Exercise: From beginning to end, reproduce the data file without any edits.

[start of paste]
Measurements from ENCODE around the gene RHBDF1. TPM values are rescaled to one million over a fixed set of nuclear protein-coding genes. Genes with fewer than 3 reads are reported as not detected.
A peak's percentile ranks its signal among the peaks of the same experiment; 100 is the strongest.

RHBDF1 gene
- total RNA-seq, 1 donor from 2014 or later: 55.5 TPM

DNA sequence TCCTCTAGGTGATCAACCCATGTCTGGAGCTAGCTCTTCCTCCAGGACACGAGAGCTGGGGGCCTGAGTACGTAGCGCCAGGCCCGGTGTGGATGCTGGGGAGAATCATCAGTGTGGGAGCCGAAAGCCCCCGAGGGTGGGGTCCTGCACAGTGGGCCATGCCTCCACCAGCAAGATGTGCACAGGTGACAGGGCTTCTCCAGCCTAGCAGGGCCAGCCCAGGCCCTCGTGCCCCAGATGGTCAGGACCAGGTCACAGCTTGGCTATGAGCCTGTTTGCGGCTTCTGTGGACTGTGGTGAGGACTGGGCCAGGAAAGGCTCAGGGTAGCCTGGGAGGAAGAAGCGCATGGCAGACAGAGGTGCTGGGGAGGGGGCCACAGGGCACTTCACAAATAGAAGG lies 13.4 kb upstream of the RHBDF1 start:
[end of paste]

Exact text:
Measurements from ENCODE around the gene RHBDF1. TPM values are rescaled to one million over a fixed set of nuclear protein-coding genes. Genes with fewer than 3 reads are reported as not detected.
A peak's percentile ranks its signal among the peaks of the same experiment; 100 is the strongest.

RHBDF1 gene
- total RNA-seq, 1 donor from 2014 or later: 55.5 TPM

DNA sequence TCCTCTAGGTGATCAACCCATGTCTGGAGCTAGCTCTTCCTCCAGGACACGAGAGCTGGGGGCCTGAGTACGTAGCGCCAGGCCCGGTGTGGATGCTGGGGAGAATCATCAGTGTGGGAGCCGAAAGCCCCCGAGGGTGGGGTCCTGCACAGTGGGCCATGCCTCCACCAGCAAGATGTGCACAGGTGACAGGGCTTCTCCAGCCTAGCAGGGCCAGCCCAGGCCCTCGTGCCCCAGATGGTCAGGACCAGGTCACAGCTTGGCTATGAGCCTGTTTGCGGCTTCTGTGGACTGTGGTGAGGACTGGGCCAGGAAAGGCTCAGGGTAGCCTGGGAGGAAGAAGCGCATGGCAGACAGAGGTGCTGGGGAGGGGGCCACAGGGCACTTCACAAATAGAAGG lies 13.4 kb upstream of the RHBDF1 start: